Between the mid-1870’s and the mid-1880’s [Benjamin “Pap”] Singleton’s migrationist solutions hardened as the difficulties arising from racial issues grew more pervasive. In 1876 it seemed as though leaving the land of slavery would mitigate racial tensions (especially in their economic manifestations) sufficiently for Blacks at least to survive. Ten years later, even with the migration to Kansas, racial problems had multiplied to the extent that they no longer seemed solvable within the bounds of this country. The elaboration of the solutions matched the increasing obstinacy of the problem. But a people whose resources were unequal to the more modest tasks of the 1870s were even less able to come to terms with the racism of the 1880s. The chronic lack of money, which had complicated the move to Kansas, blocked a move across the ocean, and all the back-to-Africa movements of the nineteenth and twentieth centuries would finally founder on this stumbling block.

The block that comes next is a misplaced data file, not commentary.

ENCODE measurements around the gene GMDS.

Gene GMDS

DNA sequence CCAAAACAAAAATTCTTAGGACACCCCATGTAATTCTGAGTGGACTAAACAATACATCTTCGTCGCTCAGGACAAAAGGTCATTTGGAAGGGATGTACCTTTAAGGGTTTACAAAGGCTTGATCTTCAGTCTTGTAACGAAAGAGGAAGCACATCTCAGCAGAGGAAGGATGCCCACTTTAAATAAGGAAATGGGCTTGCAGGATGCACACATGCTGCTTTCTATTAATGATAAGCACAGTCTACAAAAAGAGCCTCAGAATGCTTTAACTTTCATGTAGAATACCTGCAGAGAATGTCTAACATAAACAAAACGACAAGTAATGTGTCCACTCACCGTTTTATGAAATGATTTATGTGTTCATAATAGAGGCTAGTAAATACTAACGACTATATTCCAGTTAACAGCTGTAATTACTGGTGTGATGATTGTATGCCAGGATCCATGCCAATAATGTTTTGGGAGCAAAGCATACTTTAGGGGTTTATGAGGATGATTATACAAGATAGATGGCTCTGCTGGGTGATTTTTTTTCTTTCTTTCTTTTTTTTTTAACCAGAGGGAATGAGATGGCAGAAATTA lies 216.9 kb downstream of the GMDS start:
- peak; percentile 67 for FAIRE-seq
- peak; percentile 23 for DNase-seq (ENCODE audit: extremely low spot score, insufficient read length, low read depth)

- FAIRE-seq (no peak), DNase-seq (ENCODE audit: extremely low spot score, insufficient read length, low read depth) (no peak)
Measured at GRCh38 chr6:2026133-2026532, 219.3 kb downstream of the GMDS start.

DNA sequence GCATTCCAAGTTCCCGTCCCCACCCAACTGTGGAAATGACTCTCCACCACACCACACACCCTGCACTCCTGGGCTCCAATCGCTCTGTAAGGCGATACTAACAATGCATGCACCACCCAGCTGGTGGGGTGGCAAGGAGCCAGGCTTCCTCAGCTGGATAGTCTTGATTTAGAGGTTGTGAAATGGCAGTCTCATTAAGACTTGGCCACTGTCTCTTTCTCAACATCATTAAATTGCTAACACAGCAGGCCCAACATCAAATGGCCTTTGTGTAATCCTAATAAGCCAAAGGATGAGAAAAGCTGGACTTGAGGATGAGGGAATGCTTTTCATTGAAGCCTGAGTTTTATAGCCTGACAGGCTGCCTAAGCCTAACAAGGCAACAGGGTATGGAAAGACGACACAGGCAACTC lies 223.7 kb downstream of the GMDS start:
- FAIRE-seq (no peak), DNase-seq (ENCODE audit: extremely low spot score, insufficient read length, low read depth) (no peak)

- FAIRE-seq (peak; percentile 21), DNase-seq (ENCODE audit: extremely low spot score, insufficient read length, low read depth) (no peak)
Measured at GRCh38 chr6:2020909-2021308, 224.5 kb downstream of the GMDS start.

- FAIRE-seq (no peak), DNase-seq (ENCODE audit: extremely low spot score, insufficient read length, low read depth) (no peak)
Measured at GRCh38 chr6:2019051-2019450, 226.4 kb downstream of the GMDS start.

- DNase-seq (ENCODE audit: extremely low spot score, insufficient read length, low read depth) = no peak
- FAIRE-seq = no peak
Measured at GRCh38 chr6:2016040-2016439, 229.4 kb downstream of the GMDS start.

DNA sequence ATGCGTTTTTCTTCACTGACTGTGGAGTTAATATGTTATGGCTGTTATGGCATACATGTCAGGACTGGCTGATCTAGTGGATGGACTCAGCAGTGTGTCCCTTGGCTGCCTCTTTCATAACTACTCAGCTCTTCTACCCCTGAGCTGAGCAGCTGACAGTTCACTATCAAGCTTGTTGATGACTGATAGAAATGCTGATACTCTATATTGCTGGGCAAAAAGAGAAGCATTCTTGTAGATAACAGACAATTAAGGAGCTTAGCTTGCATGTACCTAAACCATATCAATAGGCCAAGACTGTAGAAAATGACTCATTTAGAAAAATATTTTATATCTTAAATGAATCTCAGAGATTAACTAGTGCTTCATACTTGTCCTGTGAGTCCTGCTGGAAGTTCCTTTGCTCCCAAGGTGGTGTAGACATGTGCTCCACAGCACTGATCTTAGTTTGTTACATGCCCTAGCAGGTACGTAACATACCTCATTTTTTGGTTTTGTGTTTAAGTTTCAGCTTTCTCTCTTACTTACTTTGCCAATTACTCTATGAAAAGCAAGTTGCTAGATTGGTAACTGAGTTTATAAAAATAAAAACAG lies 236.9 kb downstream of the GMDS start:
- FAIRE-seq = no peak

- P.130, Exodusters – Nell Irvin Painter, ISBN 0-393-00951-3